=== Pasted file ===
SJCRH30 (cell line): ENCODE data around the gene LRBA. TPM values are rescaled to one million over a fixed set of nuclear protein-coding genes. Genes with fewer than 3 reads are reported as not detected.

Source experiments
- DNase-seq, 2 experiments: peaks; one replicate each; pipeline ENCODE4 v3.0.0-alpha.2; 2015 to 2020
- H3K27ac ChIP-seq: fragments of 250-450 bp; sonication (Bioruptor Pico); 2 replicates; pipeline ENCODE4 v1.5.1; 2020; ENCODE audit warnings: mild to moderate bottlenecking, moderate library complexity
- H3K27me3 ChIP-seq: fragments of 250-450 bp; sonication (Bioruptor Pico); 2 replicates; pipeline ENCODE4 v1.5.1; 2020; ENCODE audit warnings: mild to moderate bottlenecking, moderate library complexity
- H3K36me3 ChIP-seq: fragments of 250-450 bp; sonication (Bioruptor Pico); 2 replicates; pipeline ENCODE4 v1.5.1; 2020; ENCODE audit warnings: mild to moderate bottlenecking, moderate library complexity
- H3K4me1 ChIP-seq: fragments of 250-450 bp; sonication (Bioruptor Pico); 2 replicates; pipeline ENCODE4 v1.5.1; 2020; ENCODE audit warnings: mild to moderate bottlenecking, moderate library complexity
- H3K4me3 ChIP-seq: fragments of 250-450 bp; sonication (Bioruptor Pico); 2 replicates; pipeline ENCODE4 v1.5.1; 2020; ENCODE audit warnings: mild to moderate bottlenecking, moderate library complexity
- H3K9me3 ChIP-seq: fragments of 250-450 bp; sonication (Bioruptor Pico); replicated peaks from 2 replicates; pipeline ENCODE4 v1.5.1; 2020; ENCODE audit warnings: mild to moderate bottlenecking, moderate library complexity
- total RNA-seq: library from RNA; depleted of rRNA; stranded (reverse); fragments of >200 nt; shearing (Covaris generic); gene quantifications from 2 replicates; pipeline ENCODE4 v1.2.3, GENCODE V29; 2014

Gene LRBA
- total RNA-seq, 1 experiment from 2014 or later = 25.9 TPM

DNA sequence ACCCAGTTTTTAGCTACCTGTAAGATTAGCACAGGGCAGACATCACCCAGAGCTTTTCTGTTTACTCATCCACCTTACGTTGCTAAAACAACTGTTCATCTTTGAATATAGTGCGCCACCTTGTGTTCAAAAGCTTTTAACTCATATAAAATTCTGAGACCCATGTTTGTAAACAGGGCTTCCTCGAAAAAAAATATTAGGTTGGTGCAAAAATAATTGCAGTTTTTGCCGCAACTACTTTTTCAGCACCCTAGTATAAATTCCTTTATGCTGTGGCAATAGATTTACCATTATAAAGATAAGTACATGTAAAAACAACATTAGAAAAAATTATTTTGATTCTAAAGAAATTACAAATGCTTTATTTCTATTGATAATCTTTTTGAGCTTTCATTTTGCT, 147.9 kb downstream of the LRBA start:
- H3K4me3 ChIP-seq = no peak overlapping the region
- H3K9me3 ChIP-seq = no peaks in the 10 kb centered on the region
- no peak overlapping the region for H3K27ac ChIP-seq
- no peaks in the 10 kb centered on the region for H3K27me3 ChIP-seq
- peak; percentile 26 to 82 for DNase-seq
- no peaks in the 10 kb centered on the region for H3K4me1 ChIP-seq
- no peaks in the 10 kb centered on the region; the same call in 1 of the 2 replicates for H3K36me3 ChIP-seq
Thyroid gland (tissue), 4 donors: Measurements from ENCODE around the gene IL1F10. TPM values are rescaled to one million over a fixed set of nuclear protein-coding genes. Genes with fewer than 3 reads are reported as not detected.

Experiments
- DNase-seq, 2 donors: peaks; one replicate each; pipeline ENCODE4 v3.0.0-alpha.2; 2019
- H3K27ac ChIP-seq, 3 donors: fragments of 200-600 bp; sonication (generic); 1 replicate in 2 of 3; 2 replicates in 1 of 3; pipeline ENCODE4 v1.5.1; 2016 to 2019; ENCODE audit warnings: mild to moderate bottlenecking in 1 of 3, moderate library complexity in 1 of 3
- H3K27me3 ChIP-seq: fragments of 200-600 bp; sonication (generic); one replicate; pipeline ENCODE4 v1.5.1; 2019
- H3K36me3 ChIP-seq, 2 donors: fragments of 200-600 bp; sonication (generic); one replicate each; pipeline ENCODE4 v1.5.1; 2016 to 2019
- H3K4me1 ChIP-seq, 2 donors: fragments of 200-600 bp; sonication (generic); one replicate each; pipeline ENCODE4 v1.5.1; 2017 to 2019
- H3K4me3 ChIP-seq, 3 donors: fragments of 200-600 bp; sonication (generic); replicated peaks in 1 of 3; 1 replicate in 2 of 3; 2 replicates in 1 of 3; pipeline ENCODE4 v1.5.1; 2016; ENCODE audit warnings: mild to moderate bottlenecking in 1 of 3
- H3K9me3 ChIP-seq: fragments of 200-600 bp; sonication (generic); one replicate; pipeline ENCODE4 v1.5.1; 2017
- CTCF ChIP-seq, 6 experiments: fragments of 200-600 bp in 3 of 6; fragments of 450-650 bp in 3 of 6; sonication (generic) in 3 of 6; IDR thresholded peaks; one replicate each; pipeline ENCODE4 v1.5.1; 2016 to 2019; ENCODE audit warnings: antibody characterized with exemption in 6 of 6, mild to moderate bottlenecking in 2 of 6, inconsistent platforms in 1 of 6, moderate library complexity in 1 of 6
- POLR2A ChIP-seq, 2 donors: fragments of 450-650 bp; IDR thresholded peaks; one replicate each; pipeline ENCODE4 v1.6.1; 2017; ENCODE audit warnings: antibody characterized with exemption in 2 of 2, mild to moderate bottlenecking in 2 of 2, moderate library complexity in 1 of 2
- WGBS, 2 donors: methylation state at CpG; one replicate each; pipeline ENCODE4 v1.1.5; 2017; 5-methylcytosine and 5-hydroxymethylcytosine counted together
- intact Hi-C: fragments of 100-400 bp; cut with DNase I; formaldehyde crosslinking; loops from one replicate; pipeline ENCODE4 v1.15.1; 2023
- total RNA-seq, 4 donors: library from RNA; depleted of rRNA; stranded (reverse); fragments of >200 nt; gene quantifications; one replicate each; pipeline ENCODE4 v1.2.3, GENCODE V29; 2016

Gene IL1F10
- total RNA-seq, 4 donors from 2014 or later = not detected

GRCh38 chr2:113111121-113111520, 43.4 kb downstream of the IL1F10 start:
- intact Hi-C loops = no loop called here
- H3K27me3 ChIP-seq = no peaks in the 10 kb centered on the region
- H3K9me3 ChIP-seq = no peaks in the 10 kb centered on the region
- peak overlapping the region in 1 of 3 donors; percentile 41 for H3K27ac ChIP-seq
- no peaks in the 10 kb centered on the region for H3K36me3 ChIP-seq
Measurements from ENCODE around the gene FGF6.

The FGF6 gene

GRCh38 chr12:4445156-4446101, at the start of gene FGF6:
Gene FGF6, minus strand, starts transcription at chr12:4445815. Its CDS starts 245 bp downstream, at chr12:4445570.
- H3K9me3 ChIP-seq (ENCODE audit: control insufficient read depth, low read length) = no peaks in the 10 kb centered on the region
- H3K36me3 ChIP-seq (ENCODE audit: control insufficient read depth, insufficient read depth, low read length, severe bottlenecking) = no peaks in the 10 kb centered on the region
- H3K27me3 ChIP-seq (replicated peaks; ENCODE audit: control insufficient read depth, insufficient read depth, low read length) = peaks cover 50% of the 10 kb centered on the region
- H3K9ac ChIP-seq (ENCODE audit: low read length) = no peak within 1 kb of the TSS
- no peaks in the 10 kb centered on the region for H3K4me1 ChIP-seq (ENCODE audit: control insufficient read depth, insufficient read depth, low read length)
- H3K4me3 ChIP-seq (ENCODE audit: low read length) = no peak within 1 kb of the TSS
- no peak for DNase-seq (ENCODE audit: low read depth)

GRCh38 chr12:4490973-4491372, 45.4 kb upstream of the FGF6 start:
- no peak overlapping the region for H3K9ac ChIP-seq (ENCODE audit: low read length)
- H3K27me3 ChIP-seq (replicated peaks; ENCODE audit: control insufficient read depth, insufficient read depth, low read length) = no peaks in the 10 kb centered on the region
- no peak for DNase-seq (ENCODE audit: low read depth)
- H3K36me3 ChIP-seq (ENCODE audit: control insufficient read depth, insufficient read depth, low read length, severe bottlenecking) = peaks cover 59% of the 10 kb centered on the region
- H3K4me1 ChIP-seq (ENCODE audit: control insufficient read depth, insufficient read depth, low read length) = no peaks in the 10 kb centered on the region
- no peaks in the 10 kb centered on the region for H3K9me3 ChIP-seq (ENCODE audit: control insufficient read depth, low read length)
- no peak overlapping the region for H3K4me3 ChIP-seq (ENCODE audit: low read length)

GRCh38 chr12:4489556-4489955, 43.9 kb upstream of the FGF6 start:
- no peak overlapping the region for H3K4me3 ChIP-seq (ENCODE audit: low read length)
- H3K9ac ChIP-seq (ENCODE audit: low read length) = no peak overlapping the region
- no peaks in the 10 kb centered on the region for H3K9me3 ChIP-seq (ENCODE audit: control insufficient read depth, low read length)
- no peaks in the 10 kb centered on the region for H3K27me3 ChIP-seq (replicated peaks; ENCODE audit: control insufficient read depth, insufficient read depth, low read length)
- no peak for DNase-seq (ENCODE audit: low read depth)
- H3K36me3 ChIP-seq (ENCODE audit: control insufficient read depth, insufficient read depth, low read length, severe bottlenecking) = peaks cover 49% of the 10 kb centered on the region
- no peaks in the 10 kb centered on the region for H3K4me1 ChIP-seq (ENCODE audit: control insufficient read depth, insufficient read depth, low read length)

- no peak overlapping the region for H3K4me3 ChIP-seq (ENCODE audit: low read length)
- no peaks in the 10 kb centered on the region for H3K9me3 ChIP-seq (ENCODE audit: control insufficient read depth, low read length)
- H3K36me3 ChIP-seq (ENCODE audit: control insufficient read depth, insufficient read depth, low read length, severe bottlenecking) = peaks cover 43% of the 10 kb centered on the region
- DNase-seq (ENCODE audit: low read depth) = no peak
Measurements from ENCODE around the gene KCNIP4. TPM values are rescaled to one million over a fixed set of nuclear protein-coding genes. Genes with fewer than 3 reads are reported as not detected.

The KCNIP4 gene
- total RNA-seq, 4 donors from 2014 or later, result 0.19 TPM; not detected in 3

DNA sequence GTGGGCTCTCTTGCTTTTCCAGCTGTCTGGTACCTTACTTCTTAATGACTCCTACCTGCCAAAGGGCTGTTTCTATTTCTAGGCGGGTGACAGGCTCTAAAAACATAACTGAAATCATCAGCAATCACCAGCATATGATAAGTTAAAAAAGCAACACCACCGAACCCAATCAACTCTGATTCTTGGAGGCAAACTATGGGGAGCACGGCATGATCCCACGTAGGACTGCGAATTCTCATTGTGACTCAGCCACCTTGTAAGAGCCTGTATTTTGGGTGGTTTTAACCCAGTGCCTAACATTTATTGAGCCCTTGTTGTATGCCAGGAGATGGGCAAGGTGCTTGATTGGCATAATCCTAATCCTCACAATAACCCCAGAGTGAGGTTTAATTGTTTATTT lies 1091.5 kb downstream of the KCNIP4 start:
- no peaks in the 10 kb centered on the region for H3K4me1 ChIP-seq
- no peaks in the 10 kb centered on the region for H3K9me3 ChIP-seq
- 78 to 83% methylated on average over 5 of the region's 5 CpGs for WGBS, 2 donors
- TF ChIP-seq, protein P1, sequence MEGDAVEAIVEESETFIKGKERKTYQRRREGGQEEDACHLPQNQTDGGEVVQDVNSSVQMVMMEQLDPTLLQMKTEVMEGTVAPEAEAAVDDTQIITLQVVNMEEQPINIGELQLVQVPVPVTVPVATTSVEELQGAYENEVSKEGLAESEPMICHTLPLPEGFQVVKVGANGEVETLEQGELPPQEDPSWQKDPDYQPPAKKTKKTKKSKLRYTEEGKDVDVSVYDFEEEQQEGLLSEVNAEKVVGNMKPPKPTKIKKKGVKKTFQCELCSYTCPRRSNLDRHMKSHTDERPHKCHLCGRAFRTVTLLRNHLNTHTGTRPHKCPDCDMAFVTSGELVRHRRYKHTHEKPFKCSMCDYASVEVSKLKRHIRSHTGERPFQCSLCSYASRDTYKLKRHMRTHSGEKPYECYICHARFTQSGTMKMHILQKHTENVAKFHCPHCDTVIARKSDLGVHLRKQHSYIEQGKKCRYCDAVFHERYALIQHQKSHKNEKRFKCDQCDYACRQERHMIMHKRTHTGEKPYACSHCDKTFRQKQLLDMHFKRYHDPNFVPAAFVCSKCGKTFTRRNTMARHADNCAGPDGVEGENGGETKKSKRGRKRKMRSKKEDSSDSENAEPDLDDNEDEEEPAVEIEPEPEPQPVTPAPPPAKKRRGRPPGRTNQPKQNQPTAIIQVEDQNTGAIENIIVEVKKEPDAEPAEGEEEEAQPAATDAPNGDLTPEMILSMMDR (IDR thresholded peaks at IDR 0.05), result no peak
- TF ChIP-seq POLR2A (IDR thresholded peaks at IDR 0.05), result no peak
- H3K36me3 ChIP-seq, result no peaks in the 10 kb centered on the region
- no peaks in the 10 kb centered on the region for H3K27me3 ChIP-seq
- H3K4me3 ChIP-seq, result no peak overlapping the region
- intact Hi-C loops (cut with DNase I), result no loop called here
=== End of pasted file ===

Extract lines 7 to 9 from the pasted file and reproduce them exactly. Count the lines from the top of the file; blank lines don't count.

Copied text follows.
- H3K4me1 ChIP-seq: fragments of 250-450 bp; sonication (Bioruptor Pico); 2 replicates; pipeline ENCODE4 v1.5.1; 2020; ENCODE audit warnings: mild to moderate bottlenecking, moderate library complexity
- H3K4me3 ChIP-seq: fragments of 250-450 bp; sonication (Bioruptor Pico); 2 replicates; pipeline ENCODE4 v1.5.1; 2020; ENCODE audit warnings: mild to moderate bottlenecking, moderate library complexity
- H3K9me3 ChIP-seq: fragments of 250-450 bp; sonication (Bioruptor Pico); replicated peaks from 2 replicates; pipeline ENCODE4 v1.5.1; 2020; ENCODE audit warnings: mild to moderate bottlenecking, moderate library complexity